Series clincher Matt Cain now gets to go for the big one

14 Comments

Matt Cain started and won Game 5 of the NLDS against the Reds. He got the ball again in Game 7 of the NLCS versus the Cardinals. Now he’ll try to close out a third straight series for the Giants in Game 4 of the World Series on Sunday evening.

That Cain had to wait until Game 4 to face the Tigers was something of a surprise, and manager Bruce Bochy did indicate that fatigue played some role in his decision. Cain was one of the NL’s top five starters this year, and if he were still throwing like he did in September, there’s little doubt that the Giants would have lined him up to pitch Games 3 and 7 of the World Series.

Cain, though, hasn’t looked like a world beater in the postseason. While he’s come up with the two big wins, he’s lost his two other starts. In Game 7 against the Cardinals, Bochy made the call to remove him with a shutout intact in the sixth inning. In all, Cain has pitched 23 innings in his four starts and amassed a solid 3.52 ERA. However, it’s come with a decreased strikeout rate and four homers allowed. He allowed a homer every 10 innings during the regular season. In 2011, he allowed a homer every 25 innings.

On the plus side, Cain will get to face an ice cold Tigers offense in poor conditions for hitting. The temperature was 47 degrees at the start of tonight’s game, and the forecast calls for a similar Sunday. Plus, he has a pretty rested bullpen behind him after Tim Lincecum took care of business tonight. One imagines the Giants will aim for six innings from Cain in Game 4, with Jeremy Affeldt, Santiago Casilla, Javier Lopez and Sergio Romo matching up from there. It’s been a winning recipe so far.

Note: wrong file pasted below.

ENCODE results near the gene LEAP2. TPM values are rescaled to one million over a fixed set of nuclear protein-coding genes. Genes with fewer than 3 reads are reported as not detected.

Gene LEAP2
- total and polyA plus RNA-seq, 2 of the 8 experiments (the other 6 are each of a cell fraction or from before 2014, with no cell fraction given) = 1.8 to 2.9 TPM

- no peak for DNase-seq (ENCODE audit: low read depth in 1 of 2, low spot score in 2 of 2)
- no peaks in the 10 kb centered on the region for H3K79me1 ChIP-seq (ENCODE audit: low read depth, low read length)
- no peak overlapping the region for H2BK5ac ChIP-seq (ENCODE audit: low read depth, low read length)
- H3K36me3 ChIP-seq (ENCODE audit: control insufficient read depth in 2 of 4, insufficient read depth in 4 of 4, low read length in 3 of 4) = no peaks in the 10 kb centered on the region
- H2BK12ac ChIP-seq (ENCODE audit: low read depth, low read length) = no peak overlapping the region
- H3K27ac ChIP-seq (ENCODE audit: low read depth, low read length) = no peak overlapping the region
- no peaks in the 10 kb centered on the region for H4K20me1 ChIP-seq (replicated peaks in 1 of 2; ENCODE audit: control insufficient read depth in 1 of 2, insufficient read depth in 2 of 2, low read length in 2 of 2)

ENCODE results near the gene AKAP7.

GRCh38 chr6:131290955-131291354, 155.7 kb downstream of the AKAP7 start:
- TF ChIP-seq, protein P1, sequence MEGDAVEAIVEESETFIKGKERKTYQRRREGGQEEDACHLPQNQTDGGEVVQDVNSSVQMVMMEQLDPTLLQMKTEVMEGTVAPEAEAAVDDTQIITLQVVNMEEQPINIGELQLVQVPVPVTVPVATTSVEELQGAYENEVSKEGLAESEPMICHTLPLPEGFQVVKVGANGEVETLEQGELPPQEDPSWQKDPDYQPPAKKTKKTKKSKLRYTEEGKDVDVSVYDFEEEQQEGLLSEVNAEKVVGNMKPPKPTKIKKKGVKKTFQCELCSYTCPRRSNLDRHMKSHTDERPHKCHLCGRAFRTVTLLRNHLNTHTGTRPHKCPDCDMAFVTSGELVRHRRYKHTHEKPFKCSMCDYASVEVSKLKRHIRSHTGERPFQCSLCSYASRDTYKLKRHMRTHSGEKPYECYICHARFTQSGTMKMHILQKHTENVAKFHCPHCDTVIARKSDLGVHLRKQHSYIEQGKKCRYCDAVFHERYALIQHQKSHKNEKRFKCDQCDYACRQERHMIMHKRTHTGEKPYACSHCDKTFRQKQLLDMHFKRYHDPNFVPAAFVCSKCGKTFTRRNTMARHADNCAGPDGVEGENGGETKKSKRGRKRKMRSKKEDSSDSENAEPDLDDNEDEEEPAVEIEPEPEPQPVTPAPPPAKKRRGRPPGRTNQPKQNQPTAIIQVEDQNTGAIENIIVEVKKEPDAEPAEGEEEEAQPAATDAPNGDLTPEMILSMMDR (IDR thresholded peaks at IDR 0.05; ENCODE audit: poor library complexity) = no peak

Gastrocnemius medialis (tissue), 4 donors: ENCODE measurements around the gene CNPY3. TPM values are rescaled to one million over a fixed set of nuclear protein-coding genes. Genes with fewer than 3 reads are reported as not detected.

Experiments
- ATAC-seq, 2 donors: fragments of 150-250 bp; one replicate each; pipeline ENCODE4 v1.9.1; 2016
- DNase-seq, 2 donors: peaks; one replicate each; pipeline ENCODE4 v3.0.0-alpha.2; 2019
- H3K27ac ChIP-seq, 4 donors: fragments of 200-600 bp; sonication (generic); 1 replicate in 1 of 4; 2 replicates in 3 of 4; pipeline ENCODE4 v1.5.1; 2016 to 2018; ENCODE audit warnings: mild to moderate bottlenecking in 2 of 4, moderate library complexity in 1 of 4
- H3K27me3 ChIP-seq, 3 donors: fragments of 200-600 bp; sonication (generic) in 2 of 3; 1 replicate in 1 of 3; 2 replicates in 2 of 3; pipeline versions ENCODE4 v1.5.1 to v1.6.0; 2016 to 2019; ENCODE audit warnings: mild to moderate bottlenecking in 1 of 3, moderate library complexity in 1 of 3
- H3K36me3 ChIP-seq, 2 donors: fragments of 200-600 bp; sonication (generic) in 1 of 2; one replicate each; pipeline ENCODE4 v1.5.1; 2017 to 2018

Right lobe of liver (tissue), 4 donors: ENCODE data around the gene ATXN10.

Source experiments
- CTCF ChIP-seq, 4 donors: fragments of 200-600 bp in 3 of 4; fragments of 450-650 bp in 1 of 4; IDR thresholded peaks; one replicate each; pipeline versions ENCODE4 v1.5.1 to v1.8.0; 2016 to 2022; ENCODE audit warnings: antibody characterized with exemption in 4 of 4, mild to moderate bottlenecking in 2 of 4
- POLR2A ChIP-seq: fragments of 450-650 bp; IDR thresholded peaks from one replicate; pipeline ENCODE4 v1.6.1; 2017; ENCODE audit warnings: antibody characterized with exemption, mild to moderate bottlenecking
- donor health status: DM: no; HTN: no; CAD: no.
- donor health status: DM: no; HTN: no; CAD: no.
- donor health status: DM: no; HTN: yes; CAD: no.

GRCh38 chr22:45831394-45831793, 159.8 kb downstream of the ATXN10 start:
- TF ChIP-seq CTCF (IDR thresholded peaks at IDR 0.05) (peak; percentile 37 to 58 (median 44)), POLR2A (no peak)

MLB executive: Bruce Maxwell’s kneeling may keep him from finding work, not his arrest

Rick Yeatts/Getty Images
1 Comment

In September 2017, former Athletics catcher Bruce Maxwell became the first major league player to kneel during the national anthem, joining the handfuls of NFL players who had been doing the same to protest police brutality and racial inequality. Maxwell’s effort was laudable, but he got into trouble a month later when he was arrested for aggravated assault with a deadly weapon and disorderly conduct. Maxwell allegedly pointed a gun at a food delivery person.

Maxwell, 27, played sparingly for the Athletics in 2018 and then was designated for assignment at the beginning of September. He officially became a free agent on November 2 and has had trouble finding work in the month-plus since.

Susan Slusser of the San Francisco Chronicle reports that Maxwell fired his agent, Matt Sosnick on Thursday because he’s still jobless. According to an unnamed MLB executive Slusser spoke to, “It’s the kneeling thing that might keep him from getting another job, not the arrest. Owners aren’t going to want to deal with that whole anthem issue.”

That makes a lot of since since abusive players haven’t had too much trouble finding new work otherwise. Addison Russell, Jeurys Familia, and José Reyes, among others have either stayed with their teams or quickly found new work. Given the relatively weak catching market, had Maxwell only had the assault charge, there is no doubt he would have been signed to be a backup catcher somewhere.

In the NFL, Colin Kaepernick — who popularized kneeling during the anthem — has remained unsigned even though teams have opted to sign and start clearly inferior quarterbacks like Mark Sanchez, Josh McCown, Ryan Fitzpatrick, Jay Cutler, Matt Barkley, and Sam Bradford, among many others. Team owners tend to run conservative in terms of politics, so they may not like the protest to begin with, then there is the public blowback to signing such a player as those who dislike such protesting make up a slight majority in the U.S., according to various polls including one done by the Washington Post.

It’s worth noting that Maxwell has a career .240/.314/.347 triple-slash line in 412 plate appearances. We’re not talking about J.T. Realmuto or Buster Posey here. That being said, there have been 15 other catchers to have put up a lower aggregate OPS since 2016 (min. 400 PA). One of those players, Derek Norris (.600 OPS since 2016), signed a minor league contract with the Tigers just three months after being suspended by Major League Baseball for violating its domestic violence policy. Makes you think.